New Indiana Jones director James Mangold gives ‘best version’ of Spielberg
CANNES, France—It is no easy feat taking over an iconic saga like Indiana Jones, but new director James Mangold says he wanted to deliver the “best version” of what his childhood hero Steven Spielberg had done with the four previous films.
Mangold took the reins from Spielberg to deliver the fifth film in the franchise with “Indiana Jones and the Dial of Destiny,” which premiered at the Cannes Film Festival on Thursday, May 18, starring Harrison Ford, 80.
Legendary director Spielberg “has been a hero of mine all my life. I saw the first Indiana Jones movie when I was 17. It’s a big chair to sit in … but it was also a huge personal opportunity,” Mangold told AFP in an interview.
The director of “Girl, Interrupted,” “Walk the Line” and “Logan,” Mangold said the final cut was “my best version of Steven, me kind of emulating my mentor and trying to tell a story. Of course, it’s still me, and not him.”
In a Hollywood seemingly saturated with superhero movies, Mangold said old-school action movies still had their place.
“I think maybe it’s not in fashion, but I think it’s refreshing to people,” in a time when “everything has to be so fast that it doesn’t even allow characters or the story to breathe,” said Mangold, warning of the danger of new visual effects being “over-used”.
However, “The Dial of Destiny” does not shun digital special effects, and one of the most impressive sequences was filmed in a studio.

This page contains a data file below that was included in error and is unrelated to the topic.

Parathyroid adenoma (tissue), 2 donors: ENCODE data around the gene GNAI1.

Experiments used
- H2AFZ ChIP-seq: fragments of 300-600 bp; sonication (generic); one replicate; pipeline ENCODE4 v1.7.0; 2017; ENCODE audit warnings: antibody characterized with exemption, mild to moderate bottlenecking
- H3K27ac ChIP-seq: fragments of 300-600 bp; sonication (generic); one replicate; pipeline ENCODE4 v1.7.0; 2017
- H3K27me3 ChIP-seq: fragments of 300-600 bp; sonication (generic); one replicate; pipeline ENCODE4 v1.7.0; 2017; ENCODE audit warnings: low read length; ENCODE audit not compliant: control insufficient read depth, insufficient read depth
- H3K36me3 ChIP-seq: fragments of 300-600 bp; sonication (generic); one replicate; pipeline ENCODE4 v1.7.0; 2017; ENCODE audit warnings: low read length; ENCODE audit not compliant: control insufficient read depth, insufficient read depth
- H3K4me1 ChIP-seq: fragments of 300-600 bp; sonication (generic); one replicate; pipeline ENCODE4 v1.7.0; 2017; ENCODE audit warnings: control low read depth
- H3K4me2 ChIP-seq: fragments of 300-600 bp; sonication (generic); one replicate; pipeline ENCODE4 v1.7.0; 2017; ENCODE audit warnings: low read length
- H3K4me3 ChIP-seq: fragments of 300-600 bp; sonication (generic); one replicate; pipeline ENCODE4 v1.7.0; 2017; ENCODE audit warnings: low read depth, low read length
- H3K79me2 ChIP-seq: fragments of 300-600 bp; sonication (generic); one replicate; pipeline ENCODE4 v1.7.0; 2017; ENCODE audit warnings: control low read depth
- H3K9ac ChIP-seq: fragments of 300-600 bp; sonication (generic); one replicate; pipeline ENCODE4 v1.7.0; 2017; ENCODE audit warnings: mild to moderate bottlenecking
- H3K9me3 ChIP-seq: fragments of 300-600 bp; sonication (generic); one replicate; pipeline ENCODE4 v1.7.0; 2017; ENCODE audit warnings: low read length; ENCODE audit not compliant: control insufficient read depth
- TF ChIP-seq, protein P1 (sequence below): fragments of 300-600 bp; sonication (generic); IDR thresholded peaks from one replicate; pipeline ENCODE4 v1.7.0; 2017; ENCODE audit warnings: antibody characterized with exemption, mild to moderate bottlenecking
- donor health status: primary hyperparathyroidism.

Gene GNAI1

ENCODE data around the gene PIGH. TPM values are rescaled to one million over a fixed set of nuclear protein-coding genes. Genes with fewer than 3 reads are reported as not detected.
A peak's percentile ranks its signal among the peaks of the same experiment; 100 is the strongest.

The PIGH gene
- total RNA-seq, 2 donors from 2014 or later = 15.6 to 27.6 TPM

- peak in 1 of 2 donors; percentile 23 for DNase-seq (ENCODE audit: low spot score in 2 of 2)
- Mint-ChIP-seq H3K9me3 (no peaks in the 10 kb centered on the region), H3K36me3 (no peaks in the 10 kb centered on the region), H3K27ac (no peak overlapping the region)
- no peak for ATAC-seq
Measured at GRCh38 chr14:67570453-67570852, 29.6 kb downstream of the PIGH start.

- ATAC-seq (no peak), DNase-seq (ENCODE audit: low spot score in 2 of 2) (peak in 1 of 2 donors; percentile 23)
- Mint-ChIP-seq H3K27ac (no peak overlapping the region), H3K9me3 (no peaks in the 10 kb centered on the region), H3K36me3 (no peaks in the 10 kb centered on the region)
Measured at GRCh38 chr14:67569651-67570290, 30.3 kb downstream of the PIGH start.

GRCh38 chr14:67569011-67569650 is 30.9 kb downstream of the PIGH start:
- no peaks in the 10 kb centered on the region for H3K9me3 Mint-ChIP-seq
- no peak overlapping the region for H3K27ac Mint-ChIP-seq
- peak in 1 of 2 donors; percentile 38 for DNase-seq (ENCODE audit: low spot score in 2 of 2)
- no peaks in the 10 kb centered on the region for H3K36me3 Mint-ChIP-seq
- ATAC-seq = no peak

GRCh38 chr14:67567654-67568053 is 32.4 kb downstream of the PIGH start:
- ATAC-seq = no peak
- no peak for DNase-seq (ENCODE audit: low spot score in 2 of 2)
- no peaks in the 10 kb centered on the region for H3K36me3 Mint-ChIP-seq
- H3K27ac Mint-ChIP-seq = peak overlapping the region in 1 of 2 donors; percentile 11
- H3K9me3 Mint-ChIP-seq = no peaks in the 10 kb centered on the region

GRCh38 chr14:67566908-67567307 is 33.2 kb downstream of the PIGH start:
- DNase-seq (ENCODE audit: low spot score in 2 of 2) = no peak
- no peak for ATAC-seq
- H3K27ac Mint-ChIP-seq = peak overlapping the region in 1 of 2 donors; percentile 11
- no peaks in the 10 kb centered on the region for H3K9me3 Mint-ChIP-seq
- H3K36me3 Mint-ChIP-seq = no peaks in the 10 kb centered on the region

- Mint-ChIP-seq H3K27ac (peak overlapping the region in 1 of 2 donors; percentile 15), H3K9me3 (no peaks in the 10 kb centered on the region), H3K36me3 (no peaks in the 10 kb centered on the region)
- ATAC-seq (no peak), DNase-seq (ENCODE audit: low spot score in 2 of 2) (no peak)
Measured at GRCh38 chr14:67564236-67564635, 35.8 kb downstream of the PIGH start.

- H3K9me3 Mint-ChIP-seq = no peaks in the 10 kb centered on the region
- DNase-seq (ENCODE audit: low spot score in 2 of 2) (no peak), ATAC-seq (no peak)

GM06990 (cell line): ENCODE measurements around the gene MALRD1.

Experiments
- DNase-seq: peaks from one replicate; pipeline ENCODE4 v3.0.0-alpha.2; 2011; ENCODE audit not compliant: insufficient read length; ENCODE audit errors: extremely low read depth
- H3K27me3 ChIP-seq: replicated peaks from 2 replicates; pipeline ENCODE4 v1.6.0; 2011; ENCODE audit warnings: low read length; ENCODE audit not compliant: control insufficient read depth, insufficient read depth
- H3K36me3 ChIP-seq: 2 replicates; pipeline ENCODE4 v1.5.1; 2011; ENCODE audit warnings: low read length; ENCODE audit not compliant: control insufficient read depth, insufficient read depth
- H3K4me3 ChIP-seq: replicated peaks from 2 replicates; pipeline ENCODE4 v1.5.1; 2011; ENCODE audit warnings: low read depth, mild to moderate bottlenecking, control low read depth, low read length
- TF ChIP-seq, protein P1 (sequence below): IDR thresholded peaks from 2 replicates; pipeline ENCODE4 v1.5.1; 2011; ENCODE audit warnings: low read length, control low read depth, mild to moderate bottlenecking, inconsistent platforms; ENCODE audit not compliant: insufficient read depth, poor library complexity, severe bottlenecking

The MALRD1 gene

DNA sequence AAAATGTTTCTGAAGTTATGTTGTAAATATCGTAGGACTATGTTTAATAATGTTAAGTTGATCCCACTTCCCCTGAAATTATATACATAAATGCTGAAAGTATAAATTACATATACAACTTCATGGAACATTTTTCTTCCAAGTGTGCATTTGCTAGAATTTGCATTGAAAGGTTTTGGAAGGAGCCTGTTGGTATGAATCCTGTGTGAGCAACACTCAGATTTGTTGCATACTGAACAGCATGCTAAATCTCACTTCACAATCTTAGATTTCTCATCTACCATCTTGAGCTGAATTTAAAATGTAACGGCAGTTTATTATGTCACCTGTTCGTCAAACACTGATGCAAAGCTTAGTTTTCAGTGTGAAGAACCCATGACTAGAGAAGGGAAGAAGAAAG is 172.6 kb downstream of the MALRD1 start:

The film opens with a flashback lasting about 20 minutes in which Ford is de-aged by around 40 years.
“You have to have a lot of money to do it,” Mangold said of the increasingly coveted technique.
“I’m not sure it has relevance in most films, you can do so much with makeup and lighting in other ways if those are your challenges.”
But, even though Ford is still “pretty fit” at 80, how do you deal with an Indiana Jones who should be long-retired?
“You have to be honest with the audience and part of this honesty is dealing with age.”
The point was to come up with a story that was “honest, and addressed time, aging and regret, and choice. What’s it like to be a hero in a time when you are not celebrated anymore?”
As for Mangold’s hero, Spielberg, he has given the latest film the thumbs-up.
“It’s really, really a good ‘Indiana Jones’ film,” Spielberg told Variety magazine in April.
“When the lights came up I just turned to the group and said, ‘Damn! I thought I was the only one who knew how to make one of these.'”
After walking the red carpet with his co-stars ahead of the premiere, Ford received an honorary Palme D’Or, the highest Cannes award. /ra